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Palm Beach home prices soar on estate sales

Palm Beach County from the sky

The average price of single-family homes in Palm Beach County skyrocketed over the past year led by a rush of luxury sellers looking to unload properties ahead of changes to the federal tax code, Brown Harris Stevens said in a market report released today.

Prices averaged $5.03 million in the six months ending in March, a 78 percent gain over the $2.83 million average in the same period a year ago, with private estates doubling from $5.52 million to $11.2 million.

Average prices jumped because of estate sales during the period, which climbed 375 percent, from four to 19, as luxury homeowners looked to sell before the end of 2012, anticipating a new capital-gains tax regime — and a rise in taxes — in 2013, the report said.

Conversely, the price of condos in Palm Beach cooled down, according to the report, with the median price declining by 7 percent, from $400,000 to $372,000. Condo sales climbed 21 percent.

Swedish investor Par Sanda shells out to save hotels from foreclosure

From left: the Martindale and the Seaside Motel

Swedish investor Par Sanda, an active Fort Lauderdale developer, paid $4.9 million for three hotels there, the South Florida Business Journal reported.

A Sanda-affiliated LLC named Kathy is Great acquired the properties after the lender Iberiabank won a judgment in March against the former owner Sable Resorts and managing member Lawrence A. Duprey, slating four properties for auction.

The LLC acquired the Martindale, an 11,453-square-foot Art Deco resort; the Seaside Motel, a 8,852-square-foot resort; and the Sandy Shores, a 6,064-square-foot motel. Sable Resorts retained ownership of the Front Hotel and Apartments, a 7,329-square-foot complex.

Sanda wants to convert the run-down properties into a European-style village of condos and hotels, project manager Karen Johnson told the Journal.

Sanda started buying up properties – including boarded-up buildings – in 2010 with plans to convert them into trendy apartments and hotels. [South Florida Business Journal]Emily Schmall

Bal Harbour Shops developer plans expansion, invests in Brickell project

Brickell CityCentre

The family of Stanley Whitman, the developer of the Bal Harbour Shops, plans to expand the high-end mall outside of Miami and, separately, in January purchased an unspecified stake in the proposed 500,000-square-foot retail Brickell CityCentre project, the Wall Street Journal reported.

Americaribe and John Moriarty & Associates of Florida were awarded oversight in March of vertical construction at the Brickell CityCentre project, an appointment worth approximately $500 million, as previously reported.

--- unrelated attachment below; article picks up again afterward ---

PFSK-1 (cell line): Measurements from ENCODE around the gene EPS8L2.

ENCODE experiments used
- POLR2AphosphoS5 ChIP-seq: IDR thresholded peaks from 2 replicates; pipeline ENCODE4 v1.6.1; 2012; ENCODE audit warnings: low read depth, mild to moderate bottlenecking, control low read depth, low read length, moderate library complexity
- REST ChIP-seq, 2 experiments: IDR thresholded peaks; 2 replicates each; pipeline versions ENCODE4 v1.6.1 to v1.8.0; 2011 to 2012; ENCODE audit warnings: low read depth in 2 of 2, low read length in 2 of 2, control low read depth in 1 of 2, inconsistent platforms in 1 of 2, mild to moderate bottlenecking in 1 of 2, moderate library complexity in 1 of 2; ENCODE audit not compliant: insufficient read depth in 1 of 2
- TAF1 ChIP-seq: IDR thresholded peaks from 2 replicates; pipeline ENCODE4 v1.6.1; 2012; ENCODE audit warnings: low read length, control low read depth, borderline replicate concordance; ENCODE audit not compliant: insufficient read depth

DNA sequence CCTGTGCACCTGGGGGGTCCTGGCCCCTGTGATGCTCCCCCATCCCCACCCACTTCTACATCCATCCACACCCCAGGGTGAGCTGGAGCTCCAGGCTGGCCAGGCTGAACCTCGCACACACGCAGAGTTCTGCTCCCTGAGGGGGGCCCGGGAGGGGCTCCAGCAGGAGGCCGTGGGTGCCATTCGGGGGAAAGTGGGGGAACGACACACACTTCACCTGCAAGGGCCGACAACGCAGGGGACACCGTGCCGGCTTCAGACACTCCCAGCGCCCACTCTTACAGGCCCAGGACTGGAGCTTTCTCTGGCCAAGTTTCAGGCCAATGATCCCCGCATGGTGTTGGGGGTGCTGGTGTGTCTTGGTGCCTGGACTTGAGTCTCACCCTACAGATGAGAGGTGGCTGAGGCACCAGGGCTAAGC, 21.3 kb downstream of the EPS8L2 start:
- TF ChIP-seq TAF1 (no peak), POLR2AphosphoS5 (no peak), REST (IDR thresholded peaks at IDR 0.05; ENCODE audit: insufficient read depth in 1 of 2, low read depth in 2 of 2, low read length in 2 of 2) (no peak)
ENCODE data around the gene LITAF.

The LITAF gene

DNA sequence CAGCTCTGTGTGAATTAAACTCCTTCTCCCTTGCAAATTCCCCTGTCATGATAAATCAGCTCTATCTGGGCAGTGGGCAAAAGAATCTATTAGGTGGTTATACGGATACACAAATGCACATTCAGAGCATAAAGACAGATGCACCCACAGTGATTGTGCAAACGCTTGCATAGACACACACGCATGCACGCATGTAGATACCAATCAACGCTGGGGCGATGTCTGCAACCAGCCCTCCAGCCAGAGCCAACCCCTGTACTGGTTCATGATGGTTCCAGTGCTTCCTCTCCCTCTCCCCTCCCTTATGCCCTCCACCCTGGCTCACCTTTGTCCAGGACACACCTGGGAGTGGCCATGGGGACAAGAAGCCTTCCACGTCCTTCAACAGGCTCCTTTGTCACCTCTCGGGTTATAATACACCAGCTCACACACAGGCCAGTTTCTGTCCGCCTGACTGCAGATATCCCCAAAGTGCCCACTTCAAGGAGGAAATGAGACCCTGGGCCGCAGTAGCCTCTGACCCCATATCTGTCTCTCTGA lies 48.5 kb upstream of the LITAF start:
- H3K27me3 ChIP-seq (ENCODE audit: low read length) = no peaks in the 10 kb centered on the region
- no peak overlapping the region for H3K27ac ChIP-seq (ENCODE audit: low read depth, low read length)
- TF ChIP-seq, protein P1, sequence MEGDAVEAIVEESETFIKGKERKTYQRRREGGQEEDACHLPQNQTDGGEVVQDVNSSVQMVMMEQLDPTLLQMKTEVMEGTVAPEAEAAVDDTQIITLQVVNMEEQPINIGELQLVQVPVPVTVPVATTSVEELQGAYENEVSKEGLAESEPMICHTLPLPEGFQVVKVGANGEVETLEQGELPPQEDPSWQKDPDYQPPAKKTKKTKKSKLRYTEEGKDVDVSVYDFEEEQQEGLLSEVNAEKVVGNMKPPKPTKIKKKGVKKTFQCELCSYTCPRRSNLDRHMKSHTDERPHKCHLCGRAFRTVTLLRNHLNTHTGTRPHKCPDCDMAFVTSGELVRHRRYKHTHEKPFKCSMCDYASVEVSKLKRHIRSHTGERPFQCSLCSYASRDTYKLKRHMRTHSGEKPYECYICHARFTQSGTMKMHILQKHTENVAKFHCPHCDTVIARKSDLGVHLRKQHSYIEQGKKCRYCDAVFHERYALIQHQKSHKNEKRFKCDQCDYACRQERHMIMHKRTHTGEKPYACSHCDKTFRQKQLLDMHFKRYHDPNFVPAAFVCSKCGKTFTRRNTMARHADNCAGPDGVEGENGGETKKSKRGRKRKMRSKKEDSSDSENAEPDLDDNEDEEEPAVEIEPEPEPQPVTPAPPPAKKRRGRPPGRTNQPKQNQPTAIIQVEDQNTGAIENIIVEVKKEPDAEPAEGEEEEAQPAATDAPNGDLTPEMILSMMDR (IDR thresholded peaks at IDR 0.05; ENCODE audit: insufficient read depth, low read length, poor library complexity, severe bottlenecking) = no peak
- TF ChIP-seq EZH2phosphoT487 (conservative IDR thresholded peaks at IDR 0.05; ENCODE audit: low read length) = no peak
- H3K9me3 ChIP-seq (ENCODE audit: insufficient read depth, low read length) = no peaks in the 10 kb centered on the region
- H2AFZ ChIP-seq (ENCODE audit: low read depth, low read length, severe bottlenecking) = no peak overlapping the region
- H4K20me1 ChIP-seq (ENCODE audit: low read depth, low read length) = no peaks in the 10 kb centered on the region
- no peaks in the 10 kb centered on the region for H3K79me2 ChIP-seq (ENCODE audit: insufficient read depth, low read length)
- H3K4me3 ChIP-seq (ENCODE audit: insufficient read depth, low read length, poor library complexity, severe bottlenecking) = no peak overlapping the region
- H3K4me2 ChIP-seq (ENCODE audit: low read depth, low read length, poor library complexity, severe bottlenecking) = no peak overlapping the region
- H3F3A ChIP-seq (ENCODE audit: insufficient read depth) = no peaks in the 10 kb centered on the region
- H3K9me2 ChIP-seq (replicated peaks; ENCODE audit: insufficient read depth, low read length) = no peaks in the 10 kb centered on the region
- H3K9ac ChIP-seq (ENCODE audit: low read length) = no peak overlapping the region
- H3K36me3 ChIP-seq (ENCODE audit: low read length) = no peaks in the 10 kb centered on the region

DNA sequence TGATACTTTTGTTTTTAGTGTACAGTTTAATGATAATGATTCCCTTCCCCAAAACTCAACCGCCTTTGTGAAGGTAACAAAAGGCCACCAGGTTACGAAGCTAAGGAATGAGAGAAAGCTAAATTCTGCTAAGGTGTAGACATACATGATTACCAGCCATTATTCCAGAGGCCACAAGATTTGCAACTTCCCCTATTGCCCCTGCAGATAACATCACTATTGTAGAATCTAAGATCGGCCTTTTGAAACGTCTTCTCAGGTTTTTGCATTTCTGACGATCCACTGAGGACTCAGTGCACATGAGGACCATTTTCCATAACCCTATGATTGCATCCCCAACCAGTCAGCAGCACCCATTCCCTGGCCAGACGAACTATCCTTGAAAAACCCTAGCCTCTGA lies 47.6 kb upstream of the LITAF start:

The contractors Americaribe and Moriarty will operate as a joint venture and be responsible for completing the first phase of the $1.05 billion, 5.4 million-square-foot Brickell project, which is being developed by Swire Properties. Phase one will include a luxury shopping center, two residential towers, a hotel, a wellness center and Class A office space, all scheduled for completion by the fourth quarter of 2015.

A separate $100 million investment would expand Bal Harbour Shops to 650,000 square feet from 450,000, Matthew Whitman Lazenby, Whitman’s grandson and operating partner of Bal Harbour Shops, told the Journal. The iconic luxury shopping center, opened in 1965, boasts Fendi, Dolce & Gabbana and Ermenegildo Zegna, retailers that the Whitmans will also approach to consider opening locations in the proposed Brickell CityCentre project, the Journal said.

“We recognized this evolving demand from luxury tenants who now see the whole Miami area as worthy of more than one store,” the Journal quoted Lazenby as saying. [WSJ]Emily Schmall

Florida Gaming to sell Miami jai-alai facilities


Casino operator Florida Gaming could go out of business before it closes a deal to sell its money-losing jai-alai frontons, the courts where the fast-paced ball game is played, the South Florida Business Journal reported.

Florida Gaming, which reported a 2012 operating loss of $23.2 million, intends to sell its Miami and Fort Pierce jai-alai frontons to Silvermark, an affiliate of New York-based Silver Entertainment, for $115 million, plus the assumption of $15 million in mortgage payments owed to Miami-Dade County.

Shareholders approved the deal, but Florida Gaming may still need court approval in Miami-Dade County, where ABC Funding filed an $87 million foreclosure lawsuit against the frontons because of alleged unpaid construction costs.

The deal was expected to close April 30, but Florida Gaming’s accountant expressed in a recent annual report “substantial doubt” over the company’s ability to continue as a “going concern.” Despite rising income from slot machines and poker tables, the company has been unable to revive interest in jai-alai, a game that was once one of the region’s primary draws. [South Florida Business Journal]Emily Schmall

Law firm Becker & Poliakoff move HQ to downtown Fort Lauderdale

1 East Broward